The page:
Capital & Coast DHB Endocrine Service
What is Endocrinology?
Endocrinology is a medical specialty which evaluates and treats suspected endocrine gland disorders. Endocrine glands produce hormones; these hormones are chemicals produced by one part of the body but may have their action elsewhere.
Your endocrinologist is a specialist doctor interested in diseases that affect your hormones. The major areas endocrinologists work in are:
- Thyroid dysfunction
- Pituitary disorders
- Adrenal conditions
- Bone disease & osteoporosis
- Neuroendocrine tumours
- Sex hormone imbalances
- Disorders of growth & development
Who do we see?
We see all adults with an endocrine problem. Children and adolescents are seen in the Paediatric Department.
Where are we situated?
The Endocrine Clinic is situated on Level 5, Grace Neill Block, Wellington Hospital.
To get to the Endocrine Department, enter off Riddiford Street and park under the new hospital:
- take the orange lift to Level 3
- turn right when you get out of the lift. At the end of the corridor you can see the Grace Neill Block (GNB) link bridge diagonally across the foyer on your left
- walk across the bridge and take the yellow lift to Level 5.
Alternatively there is a drop-off point and limited parking outside the Grace Neill Block (GNB) accessed via Hospital Road. NB There is a fee for parking at both locations.
If you arrive by bus at the new hospital entrance on Riddiford Street, walk into the atrium and the orange lift is visible on your right.
Monday to Friday
8.00am - 4.30pm
- You will be referred by your General Practitioner (GP) or other hospital specialist to an endocrinologist if you have a problem with any part of your endocrine system (the system that makes hormones). Your referral will be prioritised (given a position on a list of other referrals) depending on the disease and its severity.
- The average waiting time before an appointment at a clinic ranges from 2 weeks to 4 months, depending on priority.
- You may be asked to undergo some tests before seeing the doctor in the clinic to help with the diagnosis.
- You will see either a specialist or a registrar (a doctor training to become a specialist who works under the supervision of a specialist). There are also specialist nurses who may be involved with your appointment and ongoing treatment.
- You may have ongoing follow-up in the clinic or have your treatment carried out by your GP with advice from the specialist.
In general, we expect regular maintenance prescriptions to be provided by your GP. There are two good reasons for this:
- firstly, your GP and pharmacist have the most reliable and up-to-date listing of your exact drug list
- secondly, as part of Government policy, prescriptions may be cheaper from your GP than from a hospital consultant.
On occasion however, a new or changed medication is prescribed directly from the clinic or is recommended to your GP by letter after your visit.
Following your visit to the hospital with a first or follow-up visit, a letter is sent to your GP and referring doctor, summarising the result of the visit. Letter content depends on the interpretation of test results and therefore may take two to four weeks to reach your GP.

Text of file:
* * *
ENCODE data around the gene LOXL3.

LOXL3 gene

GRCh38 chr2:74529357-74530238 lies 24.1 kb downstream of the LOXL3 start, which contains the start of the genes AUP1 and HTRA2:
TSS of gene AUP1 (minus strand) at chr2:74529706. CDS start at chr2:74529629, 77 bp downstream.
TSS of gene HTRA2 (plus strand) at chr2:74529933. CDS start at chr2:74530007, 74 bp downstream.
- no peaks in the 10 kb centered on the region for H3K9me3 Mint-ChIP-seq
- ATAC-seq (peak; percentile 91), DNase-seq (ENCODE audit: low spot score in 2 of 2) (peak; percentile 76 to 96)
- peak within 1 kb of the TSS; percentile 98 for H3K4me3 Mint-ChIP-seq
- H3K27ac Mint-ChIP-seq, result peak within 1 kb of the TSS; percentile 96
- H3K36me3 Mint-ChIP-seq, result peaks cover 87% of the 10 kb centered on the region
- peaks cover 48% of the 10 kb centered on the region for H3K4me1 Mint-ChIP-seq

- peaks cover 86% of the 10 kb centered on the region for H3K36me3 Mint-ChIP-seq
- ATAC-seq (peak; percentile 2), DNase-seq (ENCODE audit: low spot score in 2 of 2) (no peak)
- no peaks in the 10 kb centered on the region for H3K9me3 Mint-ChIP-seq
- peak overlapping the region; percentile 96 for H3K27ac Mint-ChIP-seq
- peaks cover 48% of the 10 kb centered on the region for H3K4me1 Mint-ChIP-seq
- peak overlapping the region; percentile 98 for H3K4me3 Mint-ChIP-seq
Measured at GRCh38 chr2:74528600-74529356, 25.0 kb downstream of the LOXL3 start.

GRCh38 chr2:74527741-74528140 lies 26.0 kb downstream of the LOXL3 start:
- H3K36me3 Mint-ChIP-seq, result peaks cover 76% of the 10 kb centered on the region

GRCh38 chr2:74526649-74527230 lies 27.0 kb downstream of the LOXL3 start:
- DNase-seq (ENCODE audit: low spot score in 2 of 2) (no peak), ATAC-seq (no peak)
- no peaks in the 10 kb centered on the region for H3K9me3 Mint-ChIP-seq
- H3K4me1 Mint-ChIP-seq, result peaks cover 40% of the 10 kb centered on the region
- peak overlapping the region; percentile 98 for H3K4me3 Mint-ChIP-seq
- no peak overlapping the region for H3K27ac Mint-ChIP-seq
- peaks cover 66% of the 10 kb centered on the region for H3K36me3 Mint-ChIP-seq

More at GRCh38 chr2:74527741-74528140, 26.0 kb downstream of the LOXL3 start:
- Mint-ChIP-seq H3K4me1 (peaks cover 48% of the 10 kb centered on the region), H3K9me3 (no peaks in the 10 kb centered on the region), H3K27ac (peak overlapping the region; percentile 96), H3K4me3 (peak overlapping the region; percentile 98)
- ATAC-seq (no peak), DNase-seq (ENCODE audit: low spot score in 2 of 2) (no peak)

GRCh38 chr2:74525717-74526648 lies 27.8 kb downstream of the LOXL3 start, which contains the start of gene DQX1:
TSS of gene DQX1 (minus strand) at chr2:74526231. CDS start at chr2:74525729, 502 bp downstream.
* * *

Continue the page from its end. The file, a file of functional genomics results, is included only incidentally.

The thyroid is a gland that sits in the front, and towards the bottom, of your neck. It is responsible for producing a hormone called thyroxine. Thyroxine is important in regulating your metabolic rate. … More
The pituitary gland is about the size of a pea and is situated in a bony hollow beneath the base of your brain just below the bridge of your nose. It controls most of the endocrine (hormone) systems in your body. When disorders occur in this gland a variety of… More
The adrenal glands are situated just above your kidneys. These glands produce hormones. Endocrinologists see conditions where there is either over- or underproduction of these hormones.… More
Polycystic Ovarian Syndrome (PCOS)
PCOS is a hormonal disorder that affects 5 -10% of women of reproductive age.… More
Disorders of Reproduction
There are a number of conditions that can result in irregular or absent periods. … More
Calcium and Bone Metabolism (including Osteoporosis)
Osteoporosis is a disease that causes your bones to thin.… More
Turner's syndrome is a chromosome abnormality that affects only females. It may be detected at birth, during childhood due to failure to grow at a normal rate, or later when there is a failure of the pubertal growth spurt and failure to develop secondary sexual characteristics.… More
Multiple Endocrine Neoplasia (MEN)
This term covers a variety of rare inherited endocrine disorders.… More
This is a relatively common condition estimated to affect one man in 500 and results in a number of problems including low testosterone levels.… More
Your body is dependent on the production of steroids (cortisol) to function. If your body is not producing enough steroids (as assessed by a blood test) you will be asked to start on hydrocortisone tablets.… More
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Our Specialist Endocrine Nurses are:
Tel: (04) 806 2144
General Enquiries: (04) 385 5999
Fax: (04) 385 5856
Emergency Department: Open 24 hours / 7 days, Phone (04) 385 5999
Grace Neill Building
Grace Neill Building
Private Bag 7902
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This page was last updated at 11:28AM on November 1, 2016. This information is reviewed and edited by Capital & Coast DHB Endocrine Service.